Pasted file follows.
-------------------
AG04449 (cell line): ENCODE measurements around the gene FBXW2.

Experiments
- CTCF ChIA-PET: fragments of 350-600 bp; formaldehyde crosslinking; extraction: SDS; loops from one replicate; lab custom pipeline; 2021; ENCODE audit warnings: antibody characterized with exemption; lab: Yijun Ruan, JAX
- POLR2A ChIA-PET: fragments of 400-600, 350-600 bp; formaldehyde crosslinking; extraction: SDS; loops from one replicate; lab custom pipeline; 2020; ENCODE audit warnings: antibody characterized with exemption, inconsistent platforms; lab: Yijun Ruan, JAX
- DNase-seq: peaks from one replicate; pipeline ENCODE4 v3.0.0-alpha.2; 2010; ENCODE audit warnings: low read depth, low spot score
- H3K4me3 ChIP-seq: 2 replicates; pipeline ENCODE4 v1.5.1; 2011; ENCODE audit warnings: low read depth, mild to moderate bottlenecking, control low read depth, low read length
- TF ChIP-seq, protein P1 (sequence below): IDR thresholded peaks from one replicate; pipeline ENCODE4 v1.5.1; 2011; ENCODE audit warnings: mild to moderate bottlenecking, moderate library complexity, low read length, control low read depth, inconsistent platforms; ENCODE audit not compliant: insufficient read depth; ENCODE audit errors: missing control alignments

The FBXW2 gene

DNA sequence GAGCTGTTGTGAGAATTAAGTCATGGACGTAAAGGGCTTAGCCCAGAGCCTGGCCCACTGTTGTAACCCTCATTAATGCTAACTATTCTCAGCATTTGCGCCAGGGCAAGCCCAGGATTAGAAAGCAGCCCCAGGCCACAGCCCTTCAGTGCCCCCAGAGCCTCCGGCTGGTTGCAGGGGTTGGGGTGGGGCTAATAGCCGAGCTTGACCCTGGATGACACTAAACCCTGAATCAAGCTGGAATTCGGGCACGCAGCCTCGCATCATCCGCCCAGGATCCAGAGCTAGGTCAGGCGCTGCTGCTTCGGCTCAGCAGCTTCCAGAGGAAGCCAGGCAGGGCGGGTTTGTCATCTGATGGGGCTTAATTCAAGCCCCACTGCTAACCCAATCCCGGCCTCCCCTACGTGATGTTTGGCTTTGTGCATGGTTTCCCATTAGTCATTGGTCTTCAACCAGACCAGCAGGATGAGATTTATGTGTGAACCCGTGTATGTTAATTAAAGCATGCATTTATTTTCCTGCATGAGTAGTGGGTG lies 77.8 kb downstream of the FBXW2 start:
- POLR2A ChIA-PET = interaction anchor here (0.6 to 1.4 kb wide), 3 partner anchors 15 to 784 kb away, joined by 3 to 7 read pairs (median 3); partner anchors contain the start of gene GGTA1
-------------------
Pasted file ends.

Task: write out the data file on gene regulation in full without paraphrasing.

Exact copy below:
AG04449 (cell line): ENCODE measurements around the gene FBXW2.

Experiments
- CTCF ChIA-PET: fragments of 350-600 bp; formaldehyde crosslinking; extraction: SDS; loops from one replicate; lab custom pipeline; 2021; ENCODE audit warnings: antibody characterized with exemption; lab: Yijun Ruan, JAX
- POLR2A ChIA-PET: fragments of 400-600, 350-600 bp; formaldehyde crosslinking; extraction: SDS; loops from one replicate; lab custom pipeline; 2020; ENCODE audit warnings: antibody characterized with exemption, inconsistent platforms; lab: Yijun Ruan, JAX
- DNase-seq: peaks from one replicate; pipeline ENCODE4 v3.0.0-alpha.2; 2010; ENCODE audit warnings: low read depth, low spot score
- H3K4me3 ChIP-seq: 2 replicates; pipeline ENCODE4 v1.5.1; 2011; ENCODE audit warnings: low read depth, mild to moderate bottlenecking, control low read depth, low read length
- TF ChIP-seq, protein P1 (sequence below): IDR thresholded peaks from one replicate; pipeline ENCODE4 v1.5.1; 2011; ENCODE audit warnings: mild to moderate bottlenecking, moderate library complexity, low read length, control low read depth, inconsistent platforms; ENCODE audit not compliant: insufficient read depth; ENCODE audit errors: missing control alignments

The FBXW2 gene

DNA sequence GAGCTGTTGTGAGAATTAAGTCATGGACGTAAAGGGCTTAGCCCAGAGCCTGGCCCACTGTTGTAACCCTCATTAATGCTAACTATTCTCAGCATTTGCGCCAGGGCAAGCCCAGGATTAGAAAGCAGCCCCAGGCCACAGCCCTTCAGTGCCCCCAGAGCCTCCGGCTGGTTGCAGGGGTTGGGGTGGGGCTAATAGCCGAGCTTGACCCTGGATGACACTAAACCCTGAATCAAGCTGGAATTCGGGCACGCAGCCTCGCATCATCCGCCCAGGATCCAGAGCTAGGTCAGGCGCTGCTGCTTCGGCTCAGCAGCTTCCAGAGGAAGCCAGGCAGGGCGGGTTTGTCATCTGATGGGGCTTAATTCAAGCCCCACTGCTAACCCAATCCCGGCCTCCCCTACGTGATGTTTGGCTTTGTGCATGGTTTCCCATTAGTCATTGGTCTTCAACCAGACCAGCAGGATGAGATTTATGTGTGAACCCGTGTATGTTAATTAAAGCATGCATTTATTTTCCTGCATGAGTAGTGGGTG lies 77.8 kb downstream of the FBXW2 start:
- POLR2A ChIA-PET = interaction anchor here (0.6 to 1.4 kb wide), 3 partner anchors 15 to 784 kb away, joined by 3 to 7 read pairs (median 3); partner anchors contain the start of gene GGTA1